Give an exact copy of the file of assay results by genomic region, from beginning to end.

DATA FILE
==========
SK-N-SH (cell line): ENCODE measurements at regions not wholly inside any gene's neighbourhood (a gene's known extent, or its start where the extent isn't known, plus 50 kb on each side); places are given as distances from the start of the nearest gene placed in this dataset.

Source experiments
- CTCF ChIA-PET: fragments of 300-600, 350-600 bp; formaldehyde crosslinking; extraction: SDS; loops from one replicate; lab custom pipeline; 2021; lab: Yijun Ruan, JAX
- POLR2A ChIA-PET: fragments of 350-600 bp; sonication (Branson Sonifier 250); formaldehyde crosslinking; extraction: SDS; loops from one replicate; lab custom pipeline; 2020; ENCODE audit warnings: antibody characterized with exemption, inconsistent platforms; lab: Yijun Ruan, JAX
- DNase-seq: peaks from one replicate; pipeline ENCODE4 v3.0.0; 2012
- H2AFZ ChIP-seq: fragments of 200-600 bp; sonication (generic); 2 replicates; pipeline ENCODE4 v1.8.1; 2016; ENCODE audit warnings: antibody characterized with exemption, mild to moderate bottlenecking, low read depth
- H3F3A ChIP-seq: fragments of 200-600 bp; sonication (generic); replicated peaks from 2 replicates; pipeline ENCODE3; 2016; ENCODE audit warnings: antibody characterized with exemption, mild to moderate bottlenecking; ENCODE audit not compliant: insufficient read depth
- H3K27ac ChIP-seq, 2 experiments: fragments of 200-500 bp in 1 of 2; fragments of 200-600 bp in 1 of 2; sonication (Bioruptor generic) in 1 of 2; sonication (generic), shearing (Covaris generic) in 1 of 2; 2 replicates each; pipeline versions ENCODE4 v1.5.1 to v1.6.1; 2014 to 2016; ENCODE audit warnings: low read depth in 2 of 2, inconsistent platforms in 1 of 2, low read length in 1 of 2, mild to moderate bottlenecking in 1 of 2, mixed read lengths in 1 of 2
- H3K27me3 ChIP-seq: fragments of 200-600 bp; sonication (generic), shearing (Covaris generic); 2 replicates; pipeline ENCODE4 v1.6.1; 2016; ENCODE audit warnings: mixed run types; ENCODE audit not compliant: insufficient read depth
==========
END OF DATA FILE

SK-N-SH (cell line): ENCODE measurements at regions not wholly inside any gene's neighbourhood (a gene's known extent, or its start where the extent isn't known, plus 50 kb on each side); places are given as distances from the start of the nearest gene placed in this dataset.

Source experiments
- CTCF ChIA-PET: fragments of 300-600, 350-600 bp; formaldehyde crosslinking; extraction: SDS; loops from one replicate; lab custom pipeline; 2021; lab: Yijun Ruan, JAX
- POLR2A ChIA-PET: fragments of 350-600 bp; sonication (Branson Sonifier 250); formaldehyde crosslinking; extraction: SDS; loops from one replicate; lab custom pipeline; 2020; ENCODE audit warnings: antibody characterized with exemption, inconsistent platforms; lab: Yijun Ruan, JAX
- DNase-seq: peaks from one replicate; pipeline ENCODE4 v3.0.0; 2012
- H2AFZ ChIP-seq: fragments of 200-600 bp; sonication (generic); 2 replicates; pipeline ENCODE4 v1.8.1; 2016; ENCODE audit warnings: antibody characterized with exemption, mild to moderate bottlenecking, low read depth
- H3F3A ChIP-seq: fragments of 200-600 bp; sonication (generic); replicated peaks from 2 replicates; pipeline ENCODE3; 2016; ENCODE audit warnings: antibody characterized with exemption, mild to moderate bottlenecking; ENCODE audit not compliant: insufficient read depth
- H3K27ac ChIP-seq, 2 experiments: fragments of 200-500 bp in 1 of 2; fragments of 200-600 bp in 1 of 2; sonication (Bioruptor generic) in 1 of 2; sonication (generic), shearing (Covaris generic) in 1 of 2; 2 replicates each; pipeline versions ENCODE4 v1.5.1 to v1.6.1; 2014 to 2016; ENCODE audit warnings: low read depth in 2 of 2, inconsistent platforms in 1 of 2, low read length in 1 of 2, mild to moderate bottlenecking in 1 of 2, mixed read lengths in 1 of 2
- H3K27me3 ChIP-seq: fragments of 200-600 bp; sonication (generic), shearing (Covaris generic); 2 replicates; pipeline ENCODE4 v1.6.1; 2016; ENCODE audit warnings: mixed run types; ENCODE audit not compliant: insufficient read depth